The organization of the article is as follows: In Sect. 2: we begin with a basic definition of Lyapunov exponent and provide a simple formula for finding Lyapunov exponent (\( \lambda \)) in terms of the second derivative of the of effective potential in radial motion \({\dot{r}}^2\). In Sect. 3: We encapsulate the relation between Lyapunov exponent and KS-entropy. In Sect. 4: we analyze the rotating black hole and described completely the equatorial circular geodesics. We showed that Lyapunov exponent can be demonstrated in terms of ISCO equation and deliberated stability of time-like geodesics. We derived angular velocity and reciprocal of Critical exponent for both the cases of time-like and null-circular geodesics of the space-time. In Sect. 5: we constructed the equation of marginally bound circular orbit for finding the radius of marginally bound circular orbit to the black holes. We calculated the ratio of angular velocity of null-circular geodesics to time-like geodesics in Sect. 6. In Sect. 7: we determined the ratio of time period of null-circular geodesics to time-like geodesics. In Sect. 8: we summarize our work.

Proper time Lyapunov exponents and Radial potential

In a dynamical system the LE is a quantity that classified the rate of separation of extremely close trajectories. This rate of separation depends on orientations of initial separation vector. Among all LE, a positive Maximal Lyapunov exponent (MLE) is taken to indicate that the system is chaotic. If the system is conservative then the sum of all Lyapunov exponents must be zero and if negative then the system is dissipative. The Lyapunov spectrum can be utilized to give an evaluate of the rate of entropy production. According to Pesin’s theorem [36], the sum of all positive LEs provide an estimate of the KS entropy. Also, a positive LE and a negative LE designates a divergence and a convergence between to nearby trajectories, respectively.

In classical physics, the study of autonomous smooth dynamical system analyzes differential equations of the form

$$\begin{aligned} \frac{d x}{d t} = F(x), \end{aligned}$$
(1)

where t represents the time parameter. If the following four conditions satisfied by chaos, we may quantify chaos in terms of LEs. The condition are as follows:

(i):

the system is autonomous;

(ii):

the relevant part of the phase space is bounded;

(iii):

the invariant measure is normalizable;

(iv):

the domain of the time parameter is infinite.

This types of characterization is advantageous for space-time because LE does not change under space diffeomorphisms of the form \(z = \psi (x)\). That’s why we may say that chaos is a property of the physical system and independent on the coordinate which is used to describe the system.

There is no absolute time in general relativity. Therefore, the time parameter in-force us to consider the Eq. (1) under the diffeomorphism: \(z = \psi (x), ~d \tau = \eta (x,t)~ dt\) in the space-time. Since the classical indicator of chaos i.e. LE and KS entropy depends on the choice of the time parameter, there is a conceptual problem. This problem was first arise in the mix-master cosmological model [37,38,39], where the largest LE was positive or zero depends on different choice of the coordinate. In general relativity (GR), this non-invariance features implies that chaos is not a property of physical system, it is a property of the coordinate system.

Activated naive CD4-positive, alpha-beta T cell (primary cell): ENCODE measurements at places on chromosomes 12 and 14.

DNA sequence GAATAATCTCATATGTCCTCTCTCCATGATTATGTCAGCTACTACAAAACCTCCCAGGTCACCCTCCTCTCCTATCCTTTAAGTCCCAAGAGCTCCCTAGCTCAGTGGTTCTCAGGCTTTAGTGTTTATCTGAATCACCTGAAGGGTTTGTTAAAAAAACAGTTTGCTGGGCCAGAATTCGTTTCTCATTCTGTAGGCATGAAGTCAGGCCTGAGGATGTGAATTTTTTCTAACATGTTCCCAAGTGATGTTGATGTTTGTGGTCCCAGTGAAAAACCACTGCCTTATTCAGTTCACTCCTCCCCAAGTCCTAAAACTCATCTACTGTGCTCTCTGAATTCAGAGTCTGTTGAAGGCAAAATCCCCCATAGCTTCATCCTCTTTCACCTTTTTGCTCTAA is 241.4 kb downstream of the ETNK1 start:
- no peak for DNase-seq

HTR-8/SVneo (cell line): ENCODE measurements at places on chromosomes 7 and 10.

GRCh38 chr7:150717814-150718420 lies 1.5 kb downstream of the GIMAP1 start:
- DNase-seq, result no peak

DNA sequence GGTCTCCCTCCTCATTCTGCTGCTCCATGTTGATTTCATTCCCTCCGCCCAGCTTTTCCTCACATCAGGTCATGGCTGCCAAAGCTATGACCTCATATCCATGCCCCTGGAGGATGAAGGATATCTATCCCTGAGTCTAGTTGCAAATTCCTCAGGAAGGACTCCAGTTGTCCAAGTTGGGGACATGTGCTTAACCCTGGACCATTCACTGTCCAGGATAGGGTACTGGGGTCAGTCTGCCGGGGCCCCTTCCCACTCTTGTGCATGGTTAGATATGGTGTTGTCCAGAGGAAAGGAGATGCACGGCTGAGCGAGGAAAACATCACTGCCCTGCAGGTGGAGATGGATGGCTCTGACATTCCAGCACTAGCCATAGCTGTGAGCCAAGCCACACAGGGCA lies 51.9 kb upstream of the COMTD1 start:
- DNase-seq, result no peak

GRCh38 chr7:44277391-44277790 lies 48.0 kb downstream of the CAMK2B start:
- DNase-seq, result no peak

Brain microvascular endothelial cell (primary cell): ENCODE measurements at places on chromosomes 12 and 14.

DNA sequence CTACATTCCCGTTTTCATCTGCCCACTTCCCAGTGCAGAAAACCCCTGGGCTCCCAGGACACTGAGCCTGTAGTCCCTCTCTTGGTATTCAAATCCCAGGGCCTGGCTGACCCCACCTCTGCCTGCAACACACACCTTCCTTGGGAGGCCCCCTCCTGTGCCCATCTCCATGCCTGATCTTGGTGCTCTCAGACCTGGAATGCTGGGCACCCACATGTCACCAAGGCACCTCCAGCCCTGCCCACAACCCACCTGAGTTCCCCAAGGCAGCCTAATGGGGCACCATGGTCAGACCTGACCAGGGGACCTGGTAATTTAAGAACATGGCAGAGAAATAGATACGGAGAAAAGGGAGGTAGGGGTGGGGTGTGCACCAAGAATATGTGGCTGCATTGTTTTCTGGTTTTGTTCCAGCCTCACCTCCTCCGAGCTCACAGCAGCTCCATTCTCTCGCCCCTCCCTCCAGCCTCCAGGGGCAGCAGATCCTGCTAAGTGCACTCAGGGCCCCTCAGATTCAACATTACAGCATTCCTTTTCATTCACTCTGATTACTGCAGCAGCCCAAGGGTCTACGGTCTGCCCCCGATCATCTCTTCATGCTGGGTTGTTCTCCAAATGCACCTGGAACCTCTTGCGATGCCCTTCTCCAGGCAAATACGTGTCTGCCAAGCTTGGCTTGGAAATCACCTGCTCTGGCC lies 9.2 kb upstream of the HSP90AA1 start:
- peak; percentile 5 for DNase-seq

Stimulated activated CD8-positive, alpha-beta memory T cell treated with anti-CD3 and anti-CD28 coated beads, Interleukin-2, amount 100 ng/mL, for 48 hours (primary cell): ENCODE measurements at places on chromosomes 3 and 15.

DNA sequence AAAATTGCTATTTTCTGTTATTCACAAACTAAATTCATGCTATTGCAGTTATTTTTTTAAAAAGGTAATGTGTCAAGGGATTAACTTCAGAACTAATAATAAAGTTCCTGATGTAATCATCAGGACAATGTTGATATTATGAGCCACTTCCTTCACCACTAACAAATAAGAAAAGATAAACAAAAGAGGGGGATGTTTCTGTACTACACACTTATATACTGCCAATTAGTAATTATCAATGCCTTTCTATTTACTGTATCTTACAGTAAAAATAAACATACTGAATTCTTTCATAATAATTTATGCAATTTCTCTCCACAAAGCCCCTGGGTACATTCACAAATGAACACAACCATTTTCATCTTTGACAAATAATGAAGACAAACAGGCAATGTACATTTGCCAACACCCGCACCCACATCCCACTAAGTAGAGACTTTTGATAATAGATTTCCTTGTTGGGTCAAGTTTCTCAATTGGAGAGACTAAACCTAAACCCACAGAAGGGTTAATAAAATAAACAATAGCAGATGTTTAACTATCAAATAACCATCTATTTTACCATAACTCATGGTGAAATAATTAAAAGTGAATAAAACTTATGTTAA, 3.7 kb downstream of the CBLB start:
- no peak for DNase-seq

Following the work by Motter [35], we find that the chaos can be characterized by positive LE and KS entropy. The Lyapunov exponent and KS entropy transform under the space-time according to

$$\begin{aligned} \lambda _j^\tau = \frac{\lambda _j^t}{\langle \xi \rangle _t}~~~~~~~(j = 1,2\ldots ,N), \end{aligned}$$
(2)

and

$$\begin{aligned} h_{ks}^\tau = \frac{h_{ks}^t}{\langle \xi \rangle _t} \end{aligned}$$
(3)

respectively. Where N is phase-space dimension and \(0< \langle \xi \rangle _t< \infty \) is time average of \(\xi = d \tau /dt\) over typical trajectory. For natural measure of the Eqs. (2) and (3) to be well defined, \(0< \langle \xi \rangle _t< \infty \) is the basic requirement condition. Finally we can say that, the coordinate transformation is always transformed into the time independent transformation which is given by

$$\begin{aligned} z = \psi (x),~~~~d \tau = \xi (x,t) d t \end{aligned}$$
(4)

where \(\xi \) is a strictly positive, continuously differentiable function and \(\psi \) is a diffeomorphism. Then it is clear that the LE and KS entropy are invariant under space diffeomorphism.

Now we will calculate the LE using proper time from

$$\begin{aligned} \lambda = \pm \sqrt{\frac{({\dot{r}}^{2})''}{2}} . \end{aligned}$$
(5)

where \({\dot{r}}^2\) represents the radial potential. Here we will ignore the ± sign and we shall take only positive Lyapunov exponent. The circular orbit is stable when \(\lambda \) is imaginary and circular orbit is unstable when \(\lambda \) is real and when \(\lambda = 0\), the circular orbit is marginally stable or saddle point.

Following Pretorius and Khurana [40], we can define critical exponent

$$\begin{aligned} \gamma =\frac{ \Omega }{2\pi \lambda } = \frac{T_{\lambda }}{T_{\Omega }} \end{aligned}$$
(6)

where, \(T_{\lambda }\) represents the Lyapunov time scale, \(T_{\Omega }\) represents the orbital time scale and \(\Omega \) represent the angular velocity. Also here \(T_{\lambda } = \frac{1}{\lambda }\) and \(T_{\Omega } = \frac{2\pi }{\Omega }\). Now the critical exponent can be written , in terms of second order derivative of the square of radial velocity \(({\dot{r}}^{2})\), as

$$\begin{aligned} \gamma = \frac{1}{2\pi } \sqrt{\frac{2\Omega ^{2}}{({\dot{r}}^{2})''}}. \end{aligned}$$
(7)

Also the reciprocal of critical exponent is given by